Ultimately without thinking through what Erik Olin-Wright might call the “causative mechanisms” behind class inequality, Piketty operates within the conservative framework of a ‘just capitalism’ or ‘stakeholder capitalism’ taking exploitative social arrangements as given rather than making them subject to radical change. His book largely takes the tensions between labour and capital as given. The state mediating this tension in perpetuum meaning that changing the actual relations that create the tensions in the first place can be changed.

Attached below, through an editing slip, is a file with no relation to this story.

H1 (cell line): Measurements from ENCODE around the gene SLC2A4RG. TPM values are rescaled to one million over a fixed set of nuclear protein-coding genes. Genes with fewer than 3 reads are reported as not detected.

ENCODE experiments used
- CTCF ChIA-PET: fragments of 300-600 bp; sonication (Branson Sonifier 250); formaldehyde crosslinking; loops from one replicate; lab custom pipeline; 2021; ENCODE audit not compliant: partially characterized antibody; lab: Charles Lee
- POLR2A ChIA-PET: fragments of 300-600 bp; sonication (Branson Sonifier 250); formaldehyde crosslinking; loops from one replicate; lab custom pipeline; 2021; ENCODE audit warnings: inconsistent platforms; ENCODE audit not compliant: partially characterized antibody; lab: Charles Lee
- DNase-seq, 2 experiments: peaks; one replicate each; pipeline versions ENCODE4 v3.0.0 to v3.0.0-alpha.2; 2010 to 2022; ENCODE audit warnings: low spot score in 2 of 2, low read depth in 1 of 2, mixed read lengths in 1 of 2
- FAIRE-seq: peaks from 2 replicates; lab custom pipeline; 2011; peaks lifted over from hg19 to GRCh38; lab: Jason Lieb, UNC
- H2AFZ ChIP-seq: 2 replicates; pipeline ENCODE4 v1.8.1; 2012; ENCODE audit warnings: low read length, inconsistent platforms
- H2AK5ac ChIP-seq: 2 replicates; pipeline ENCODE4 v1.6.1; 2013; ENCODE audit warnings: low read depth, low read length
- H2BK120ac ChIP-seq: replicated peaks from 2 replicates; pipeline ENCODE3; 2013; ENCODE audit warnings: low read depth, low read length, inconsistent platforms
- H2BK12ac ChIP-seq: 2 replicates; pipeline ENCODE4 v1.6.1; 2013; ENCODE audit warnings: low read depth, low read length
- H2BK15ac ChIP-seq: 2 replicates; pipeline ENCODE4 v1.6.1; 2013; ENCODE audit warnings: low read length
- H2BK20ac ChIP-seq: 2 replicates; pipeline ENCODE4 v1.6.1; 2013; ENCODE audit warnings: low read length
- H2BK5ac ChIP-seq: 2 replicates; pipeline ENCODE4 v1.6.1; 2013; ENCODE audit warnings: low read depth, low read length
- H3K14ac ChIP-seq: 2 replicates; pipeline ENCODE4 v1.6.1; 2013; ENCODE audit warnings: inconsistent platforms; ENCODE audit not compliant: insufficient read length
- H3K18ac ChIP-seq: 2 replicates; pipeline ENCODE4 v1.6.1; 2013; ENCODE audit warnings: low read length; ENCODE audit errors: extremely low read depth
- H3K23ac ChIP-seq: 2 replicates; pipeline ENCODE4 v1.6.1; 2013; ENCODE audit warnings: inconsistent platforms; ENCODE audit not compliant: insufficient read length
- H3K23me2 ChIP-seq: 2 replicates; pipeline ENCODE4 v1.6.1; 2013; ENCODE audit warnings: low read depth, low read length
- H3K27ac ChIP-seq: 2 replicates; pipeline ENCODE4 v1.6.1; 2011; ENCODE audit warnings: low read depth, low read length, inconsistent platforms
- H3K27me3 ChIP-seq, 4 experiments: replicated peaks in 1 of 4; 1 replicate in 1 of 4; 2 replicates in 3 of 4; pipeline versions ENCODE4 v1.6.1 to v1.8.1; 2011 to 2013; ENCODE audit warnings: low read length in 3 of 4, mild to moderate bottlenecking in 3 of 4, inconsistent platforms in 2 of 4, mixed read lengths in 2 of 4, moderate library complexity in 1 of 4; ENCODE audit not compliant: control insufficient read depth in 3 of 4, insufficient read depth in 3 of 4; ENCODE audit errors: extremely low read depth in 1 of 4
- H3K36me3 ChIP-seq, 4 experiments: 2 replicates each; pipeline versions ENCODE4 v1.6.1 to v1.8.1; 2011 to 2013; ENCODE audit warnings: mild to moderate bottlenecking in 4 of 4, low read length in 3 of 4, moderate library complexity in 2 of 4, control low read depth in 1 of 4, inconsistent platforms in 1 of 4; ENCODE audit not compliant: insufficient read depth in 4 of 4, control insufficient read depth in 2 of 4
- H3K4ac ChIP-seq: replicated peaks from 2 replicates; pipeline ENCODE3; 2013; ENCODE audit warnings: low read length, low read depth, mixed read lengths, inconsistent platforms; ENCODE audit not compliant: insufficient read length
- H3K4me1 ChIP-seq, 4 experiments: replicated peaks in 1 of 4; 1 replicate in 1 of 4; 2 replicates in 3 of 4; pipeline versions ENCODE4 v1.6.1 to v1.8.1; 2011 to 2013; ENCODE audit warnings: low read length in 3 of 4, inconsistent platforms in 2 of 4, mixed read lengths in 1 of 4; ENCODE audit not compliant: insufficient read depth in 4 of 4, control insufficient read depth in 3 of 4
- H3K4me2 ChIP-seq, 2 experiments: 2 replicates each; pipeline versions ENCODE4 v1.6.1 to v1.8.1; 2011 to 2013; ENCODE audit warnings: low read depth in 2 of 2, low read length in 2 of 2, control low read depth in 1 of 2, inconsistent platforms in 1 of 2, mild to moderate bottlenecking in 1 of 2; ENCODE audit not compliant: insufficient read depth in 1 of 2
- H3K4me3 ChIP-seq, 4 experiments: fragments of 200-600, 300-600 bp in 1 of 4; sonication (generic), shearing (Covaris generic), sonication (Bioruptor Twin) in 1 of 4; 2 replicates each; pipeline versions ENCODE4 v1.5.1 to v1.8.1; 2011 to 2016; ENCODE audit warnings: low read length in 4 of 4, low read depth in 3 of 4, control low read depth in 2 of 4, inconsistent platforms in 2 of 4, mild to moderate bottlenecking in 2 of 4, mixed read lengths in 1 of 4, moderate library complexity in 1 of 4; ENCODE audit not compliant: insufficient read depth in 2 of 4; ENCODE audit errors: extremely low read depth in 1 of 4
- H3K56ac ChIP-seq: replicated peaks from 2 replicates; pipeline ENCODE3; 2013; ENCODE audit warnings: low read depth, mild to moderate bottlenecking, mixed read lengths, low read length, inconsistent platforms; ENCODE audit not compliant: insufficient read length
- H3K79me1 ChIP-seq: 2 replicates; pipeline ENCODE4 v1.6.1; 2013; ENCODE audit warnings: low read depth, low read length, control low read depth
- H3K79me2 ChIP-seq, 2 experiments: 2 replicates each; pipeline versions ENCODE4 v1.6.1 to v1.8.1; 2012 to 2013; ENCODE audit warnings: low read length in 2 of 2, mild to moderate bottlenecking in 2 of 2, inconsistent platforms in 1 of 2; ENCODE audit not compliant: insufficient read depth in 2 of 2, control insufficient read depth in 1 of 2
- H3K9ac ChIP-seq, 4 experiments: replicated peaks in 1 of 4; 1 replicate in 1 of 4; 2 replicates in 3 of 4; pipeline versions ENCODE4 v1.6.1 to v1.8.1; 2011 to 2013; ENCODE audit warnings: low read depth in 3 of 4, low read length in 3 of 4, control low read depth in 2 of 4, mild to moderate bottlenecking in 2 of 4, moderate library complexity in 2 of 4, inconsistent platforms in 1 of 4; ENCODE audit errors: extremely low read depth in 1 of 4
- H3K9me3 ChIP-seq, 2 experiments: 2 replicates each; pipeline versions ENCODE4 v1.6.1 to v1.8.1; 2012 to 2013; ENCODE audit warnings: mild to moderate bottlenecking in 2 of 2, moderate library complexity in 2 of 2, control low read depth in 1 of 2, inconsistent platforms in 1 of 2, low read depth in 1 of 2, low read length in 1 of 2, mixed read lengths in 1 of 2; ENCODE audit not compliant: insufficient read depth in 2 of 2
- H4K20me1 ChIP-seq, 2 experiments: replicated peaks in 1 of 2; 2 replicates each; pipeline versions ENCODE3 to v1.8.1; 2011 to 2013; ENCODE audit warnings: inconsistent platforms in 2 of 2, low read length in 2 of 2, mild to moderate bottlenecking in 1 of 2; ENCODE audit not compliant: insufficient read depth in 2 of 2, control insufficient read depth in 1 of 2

Piketty fails to give an account of why, historically, the relationship between labour, state and capital is antagonistic. Marx suggests that at the root of this antagonism lies the inordinate ability of the capitalist class (usually also the ruling class) to exploit other groups. So long as individual private property rights remain sovereign, ownership of the means of production is concentrated in the hands of the few and the state functions to guarantee this, there will always be poverty, inequality and with it social suffering, crime, conflict, violence. Inequality arises not from the technical and moral failure of society to share as it were – as Piketty would suggest – but rather arises directly from exploitative practices of owners which is, as history tells us, in fact often enforced aggressively by the state. It is the actively exploitative practices of capital, encouraged by the neoliberal state, that accounts for capital’s rising share of the national income and the massive disparities in wealth that occur in societies everywhere. Only a Marxist approach address these issues and yet Piketty was silent on this in his lecture, probably for political reasons. Given this, should we look to Piketty to explain inequality or even look to him for arguments as to how and why it should be eliminated and for what reason? Perhaps what he offers is modest: a clear picture of inequality under capitalism.